Saviors is backboned by the furious urgency and energy that Kid Dynamite showed through their history, but while Jason Shevchuk’s vocals were beautifully abrasive, Alvarez takes a more restrained, wistful approach to singing. Songs like the opening “Times of Grace” are musically up-tempo percussions and razor-sharp guitars, but are buoyed by Alvarez’s more melodic vocals. His vocals rest at a good place between Samiam’s Jason Beebout and that NYHC tone exhibited by bands like Token Entry and Grey Area. In songs like “R.J.A” and the closing title track, Crossed Keys find more success with their brand of blistering speed meets harmony- slowing down only for the kind of melancholic punk that made Samiam a noted name. While much of Saviors is built on pace, it wasn’t always this way for the band. In fact, their 2017 EP, I’m Just Happy That You’re Here, leans closer to Samiam than it does to Kid Dynamite (the song “Jeff Pelly vs. The Empire” is particularly fantastic), so there’s been an uptick of urgency with Saviors.
For fans of any of the aforementioned bands here, there is plenty to like with Crossed Keys and plenty to like in Saviors. It’s succinct, to the point, but filled with ample reflection and exploration that gives the EP depth and resonance. Any band that has found influence from Kid Dynamite is most certainly OK by us (this site is named after a KD song after all), but Crossed Keys does more than just tip their cap. This one’s a really good one, and worth your time.
Every last time: Revisiting Gameface’s “How Far Is Goodbye?”
A glorious sound of a time gone by
Southern California’s Gameface were always a band that seemed perfect just below the cusp. Their brand of pop-tinged punk was somewhere in between the melancholy driven emo of the early 1990s to what would become of radio-friendly punk bands evolving from the Jimmy Eat Worlds of the… world.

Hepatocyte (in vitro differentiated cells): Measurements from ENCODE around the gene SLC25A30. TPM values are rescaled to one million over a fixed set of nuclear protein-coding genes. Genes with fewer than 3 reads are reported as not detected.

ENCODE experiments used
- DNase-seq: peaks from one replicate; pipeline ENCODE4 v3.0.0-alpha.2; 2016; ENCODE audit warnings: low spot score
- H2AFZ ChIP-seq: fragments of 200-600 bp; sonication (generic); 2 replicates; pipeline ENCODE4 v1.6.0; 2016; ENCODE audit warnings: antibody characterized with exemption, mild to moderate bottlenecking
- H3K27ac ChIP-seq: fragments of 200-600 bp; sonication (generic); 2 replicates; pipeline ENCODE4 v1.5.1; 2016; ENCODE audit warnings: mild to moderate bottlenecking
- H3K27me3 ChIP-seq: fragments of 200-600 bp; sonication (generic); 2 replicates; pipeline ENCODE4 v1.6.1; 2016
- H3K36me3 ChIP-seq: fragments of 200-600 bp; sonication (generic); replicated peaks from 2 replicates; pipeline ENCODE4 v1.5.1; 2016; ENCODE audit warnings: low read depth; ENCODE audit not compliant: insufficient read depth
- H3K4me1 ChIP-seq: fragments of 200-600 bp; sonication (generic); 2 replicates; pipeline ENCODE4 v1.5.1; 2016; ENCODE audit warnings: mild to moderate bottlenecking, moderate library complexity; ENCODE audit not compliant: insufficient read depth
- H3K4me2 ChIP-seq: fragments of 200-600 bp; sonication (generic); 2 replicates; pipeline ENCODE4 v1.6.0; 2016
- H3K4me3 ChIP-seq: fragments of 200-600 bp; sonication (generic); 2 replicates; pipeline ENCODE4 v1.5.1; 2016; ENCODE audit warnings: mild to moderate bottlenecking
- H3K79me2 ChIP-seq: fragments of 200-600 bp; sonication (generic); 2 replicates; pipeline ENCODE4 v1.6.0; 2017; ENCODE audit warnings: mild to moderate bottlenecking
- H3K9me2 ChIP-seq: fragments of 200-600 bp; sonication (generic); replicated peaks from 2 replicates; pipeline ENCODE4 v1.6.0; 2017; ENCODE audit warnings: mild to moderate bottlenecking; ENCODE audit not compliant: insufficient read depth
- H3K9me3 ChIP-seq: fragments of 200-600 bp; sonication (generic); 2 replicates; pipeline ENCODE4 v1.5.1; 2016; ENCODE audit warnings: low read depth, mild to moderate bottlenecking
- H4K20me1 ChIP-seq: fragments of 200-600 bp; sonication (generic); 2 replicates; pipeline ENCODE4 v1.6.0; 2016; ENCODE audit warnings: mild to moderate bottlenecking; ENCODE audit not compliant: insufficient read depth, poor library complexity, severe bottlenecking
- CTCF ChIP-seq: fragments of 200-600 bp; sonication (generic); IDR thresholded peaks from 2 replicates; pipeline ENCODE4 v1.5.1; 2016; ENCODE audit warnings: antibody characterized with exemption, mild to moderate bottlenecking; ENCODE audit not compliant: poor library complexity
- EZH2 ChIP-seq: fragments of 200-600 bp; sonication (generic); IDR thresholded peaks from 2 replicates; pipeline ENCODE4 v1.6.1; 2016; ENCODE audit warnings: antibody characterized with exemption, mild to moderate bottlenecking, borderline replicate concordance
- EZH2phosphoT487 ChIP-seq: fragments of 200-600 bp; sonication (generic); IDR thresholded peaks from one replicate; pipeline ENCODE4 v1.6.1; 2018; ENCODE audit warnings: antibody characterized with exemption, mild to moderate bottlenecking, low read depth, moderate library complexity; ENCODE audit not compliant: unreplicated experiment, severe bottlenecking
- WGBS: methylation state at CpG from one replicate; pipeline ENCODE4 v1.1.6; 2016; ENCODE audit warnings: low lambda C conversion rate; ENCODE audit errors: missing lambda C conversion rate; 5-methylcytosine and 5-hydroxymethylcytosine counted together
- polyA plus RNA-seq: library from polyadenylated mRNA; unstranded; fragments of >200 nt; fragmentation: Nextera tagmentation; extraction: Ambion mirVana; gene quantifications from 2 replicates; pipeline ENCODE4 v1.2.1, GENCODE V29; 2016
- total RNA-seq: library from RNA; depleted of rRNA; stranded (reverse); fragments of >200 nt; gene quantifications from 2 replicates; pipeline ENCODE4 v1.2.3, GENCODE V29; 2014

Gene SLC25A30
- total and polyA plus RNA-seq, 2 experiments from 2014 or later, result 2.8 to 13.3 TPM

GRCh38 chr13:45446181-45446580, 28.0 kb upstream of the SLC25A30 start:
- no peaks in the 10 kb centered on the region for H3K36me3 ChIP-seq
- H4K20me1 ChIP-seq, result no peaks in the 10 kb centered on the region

I loved this band. It was songs like “My Star” and “When You’ve Had Enough” that captured my attention. They didn’t fit in with the punk explosion of the mid-90s and had more melodic chops than those that remained in the underground with bands like Quicksand and Texas is the Reason (the latter being the most musically similar).
To this day, I count their track “How Far Is Goodbye?” as one I can listen to on any given day and still feel the same way about it as I did years ago. It’s a glorious sound of a time gone by, and Jeff Caudill, who has been the backbone of their songwriting since the beginning, has still got the chops his ilk can only dream of. There’s a tinge of melancholy that conjures up a certain sadness, a scene in a movie where the protagonist is making their exit into the distance as the scene closes. Something about the song, the sentiment, and the lyrics that always reminds of driving away while looking at the rear view mirror.
Five years ago Gameface released a new album, Now Is What Matters, an album that perfectly encapsulated their ability to write with emotion, melody, and magnetism that only a select few seem to possess. I interviewed frontman Jeff Caudill before the album came out to chat about the band, an interview I think still holds up. Caudill has been busy since then with a lot of solo material, while the band themselves have been releasing music sporadically (mostly singles) since 2014.
While their catalog is deep, there’s one song I keep coming back to, and that’s “How Far Is Goodbye?”. Originally released on the split 10″ vinyl with Errortype: 11 in 2000, the song received an update in 2018, which you can hear below.
Gameface photo from Gameface facebook page.